Book Review – Shibumi by Trevanian
Shibumi is understanding, rather than knowledge. Eloquent silence.
Shibumi is a meta-spy novel originally published in 1979, written by an author known only as Trevanian (later identified as Rodney William Whitaker).
What exactly is a meta-spy novel? Think Ian Fleming’s James Bond stories, but with bucko literary flair and an anti-hero plot gone wild. Throughout Shibumi, Trevanian has poured glass after glass of sweet word nectar while simultaneously creating an enthralling and clever caricature. The man wrote sentences the way Pavarotti merely hummed a tune.
Sure, his take on spy novel tropes is absurd, and if taken too seriously, may cause offense. Shibumi often serves as a vehicle to rail against Western culture and modes of thought. I understand that this was written during a period where Eastern philosophy was en vogue (Kung Fu anyone?) and though the negative aspects of American/European life are often taken to the extreme, Trevanian never fails to entertain if you take a lighthearted view (especially if you find complete agreement).
The book is broken up into multiple sections, each representing a different maneuver or game-state in the Japanese game of Go, of which our latent protagonist, Nicholai Hel, is a master. He’s the essence of calculated coolness, the suave spy skilled in both quick thinking and espionage. Not only is he a man with the right connections, but having mastered the martial art of “Naked/Kill,” Hel can end a life with a simple paperclip. Lastly, being a man who seeks to maximize all potential, his sexual prowess goes beyond the basics, able to take himself and his partners to heights of post-physical ecstasy.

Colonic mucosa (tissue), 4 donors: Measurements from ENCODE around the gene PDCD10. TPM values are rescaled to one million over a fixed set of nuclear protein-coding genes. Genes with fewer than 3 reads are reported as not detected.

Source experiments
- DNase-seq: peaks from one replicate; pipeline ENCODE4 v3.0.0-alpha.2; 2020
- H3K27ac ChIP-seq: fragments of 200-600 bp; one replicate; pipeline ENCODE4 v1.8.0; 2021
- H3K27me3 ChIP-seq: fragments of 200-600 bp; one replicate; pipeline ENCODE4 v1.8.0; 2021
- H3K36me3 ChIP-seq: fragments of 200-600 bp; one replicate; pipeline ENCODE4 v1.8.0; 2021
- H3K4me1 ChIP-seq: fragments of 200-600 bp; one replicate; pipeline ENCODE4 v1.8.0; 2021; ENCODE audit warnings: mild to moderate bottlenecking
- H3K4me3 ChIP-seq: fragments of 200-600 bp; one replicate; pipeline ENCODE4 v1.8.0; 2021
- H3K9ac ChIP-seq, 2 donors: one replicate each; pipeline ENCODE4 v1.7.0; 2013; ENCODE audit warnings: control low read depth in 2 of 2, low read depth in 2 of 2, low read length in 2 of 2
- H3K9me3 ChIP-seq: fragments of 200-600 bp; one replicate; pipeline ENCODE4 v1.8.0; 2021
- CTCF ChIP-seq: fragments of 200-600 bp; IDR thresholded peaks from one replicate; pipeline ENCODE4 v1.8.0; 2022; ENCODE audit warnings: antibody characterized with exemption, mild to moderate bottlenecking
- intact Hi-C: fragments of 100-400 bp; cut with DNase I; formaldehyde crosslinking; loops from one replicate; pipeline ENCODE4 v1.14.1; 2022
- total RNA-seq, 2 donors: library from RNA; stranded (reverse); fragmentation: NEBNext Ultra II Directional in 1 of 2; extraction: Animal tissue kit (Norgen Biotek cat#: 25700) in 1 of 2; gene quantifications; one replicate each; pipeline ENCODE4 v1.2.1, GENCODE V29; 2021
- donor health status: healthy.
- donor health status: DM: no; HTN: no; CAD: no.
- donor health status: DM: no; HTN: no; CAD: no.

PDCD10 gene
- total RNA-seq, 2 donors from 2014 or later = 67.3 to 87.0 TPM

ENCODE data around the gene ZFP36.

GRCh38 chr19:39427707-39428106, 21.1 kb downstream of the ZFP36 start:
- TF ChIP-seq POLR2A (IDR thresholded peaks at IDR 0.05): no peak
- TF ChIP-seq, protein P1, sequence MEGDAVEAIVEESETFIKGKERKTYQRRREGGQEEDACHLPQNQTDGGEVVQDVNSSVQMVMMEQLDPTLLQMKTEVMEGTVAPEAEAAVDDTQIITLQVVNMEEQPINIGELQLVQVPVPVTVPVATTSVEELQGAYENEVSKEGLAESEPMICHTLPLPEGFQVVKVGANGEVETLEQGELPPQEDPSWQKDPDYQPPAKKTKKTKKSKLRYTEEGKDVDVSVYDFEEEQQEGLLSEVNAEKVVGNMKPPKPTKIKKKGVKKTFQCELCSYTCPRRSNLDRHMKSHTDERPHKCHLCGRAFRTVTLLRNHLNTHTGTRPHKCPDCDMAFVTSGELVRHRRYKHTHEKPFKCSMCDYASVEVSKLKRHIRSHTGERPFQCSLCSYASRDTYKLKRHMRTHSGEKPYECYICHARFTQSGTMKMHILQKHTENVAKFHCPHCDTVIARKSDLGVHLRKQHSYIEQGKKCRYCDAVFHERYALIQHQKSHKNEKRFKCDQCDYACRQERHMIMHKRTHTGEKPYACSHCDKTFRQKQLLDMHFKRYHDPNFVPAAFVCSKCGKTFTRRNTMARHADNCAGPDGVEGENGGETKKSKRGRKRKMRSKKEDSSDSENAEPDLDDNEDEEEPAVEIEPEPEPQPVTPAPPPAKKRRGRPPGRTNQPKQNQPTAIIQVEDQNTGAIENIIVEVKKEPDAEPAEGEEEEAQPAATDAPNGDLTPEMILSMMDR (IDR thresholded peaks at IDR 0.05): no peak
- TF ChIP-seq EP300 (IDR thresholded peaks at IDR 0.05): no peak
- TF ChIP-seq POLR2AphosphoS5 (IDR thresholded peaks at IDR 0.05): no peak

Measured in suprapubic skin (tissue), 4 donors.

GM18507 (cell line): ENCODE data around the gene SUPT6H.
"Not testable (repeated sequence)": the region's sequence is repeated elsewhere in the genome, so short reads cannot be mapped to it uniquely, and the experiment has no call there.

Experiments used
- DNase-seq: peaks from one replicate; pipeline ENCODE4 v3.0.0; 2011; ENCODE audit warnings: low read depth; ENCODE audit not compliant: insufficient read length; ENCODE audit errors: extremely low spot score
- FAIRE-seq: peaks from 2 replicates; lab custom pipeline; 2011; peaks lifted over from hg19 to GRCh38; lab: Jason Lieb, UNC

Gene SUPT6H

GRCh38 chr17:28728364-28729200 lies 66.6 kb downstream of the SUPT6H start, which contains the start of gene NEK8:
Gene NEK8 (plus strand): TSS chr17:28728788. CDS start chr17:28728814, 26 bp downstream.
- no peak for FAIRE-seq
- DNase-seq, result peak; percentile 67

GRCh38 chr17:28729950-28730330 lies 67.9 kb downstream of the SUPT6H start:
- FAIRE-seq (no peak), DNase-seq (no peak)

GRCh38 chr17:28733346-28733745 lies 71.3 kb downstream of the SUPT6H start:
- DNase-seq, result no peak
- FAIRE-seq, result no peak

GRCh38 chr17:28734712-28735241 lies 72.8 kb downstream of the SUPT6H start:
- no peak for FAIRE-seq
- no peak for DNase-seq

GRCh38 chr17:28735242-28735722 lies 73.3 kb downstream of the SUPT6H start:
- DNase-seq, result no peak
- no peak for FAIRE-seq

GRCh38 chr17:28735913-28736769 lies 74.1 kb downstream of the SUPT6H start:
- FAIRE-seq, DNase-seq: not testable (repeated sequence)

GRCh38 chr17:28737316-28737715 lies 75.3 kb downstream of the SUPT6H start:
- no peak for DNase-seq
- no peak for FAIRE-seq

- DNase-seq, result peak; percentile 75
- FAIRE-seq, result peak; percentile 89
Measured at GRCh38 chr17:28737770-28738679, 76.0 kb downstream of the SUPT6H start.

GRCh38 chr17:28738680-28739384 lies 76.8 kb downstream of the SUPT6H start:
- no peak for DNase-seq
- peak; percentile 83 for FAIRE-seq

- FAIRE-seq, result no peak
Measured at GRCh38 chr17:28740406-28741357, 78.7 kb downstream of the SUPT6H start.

For Hel, everything culminates into the titled shibumi, a state of total understanding, awareness, and union with the surrounding environment. The first third of the book is an illustration of young Nicholai’s journey to metaphysical fitness.
But we’re talking about the old Hel. Our reluctant hero has been retired for awhile, enjoying an active life exploring caves and living in an old chateau in his adopted Basque countryside. Of course, there would be no story if a man of such skills were allowed peace and solitude: a favor owed to an old friend brings him back into the fold of international conspiracies and old grudges.
I hear the rest of Trevanian’s books hop genres, so it’s difficult to say if any one is an indication of the quality of another, plot-wise. If you like the writing, it’s likely the rest of the books are just as wonderful. As a writer and a student, one could hardly do better than to grab at least one of his other novels. In the meantime, Shibumi should provide enough entertainment and poetic nutrition to keep you satisfied.
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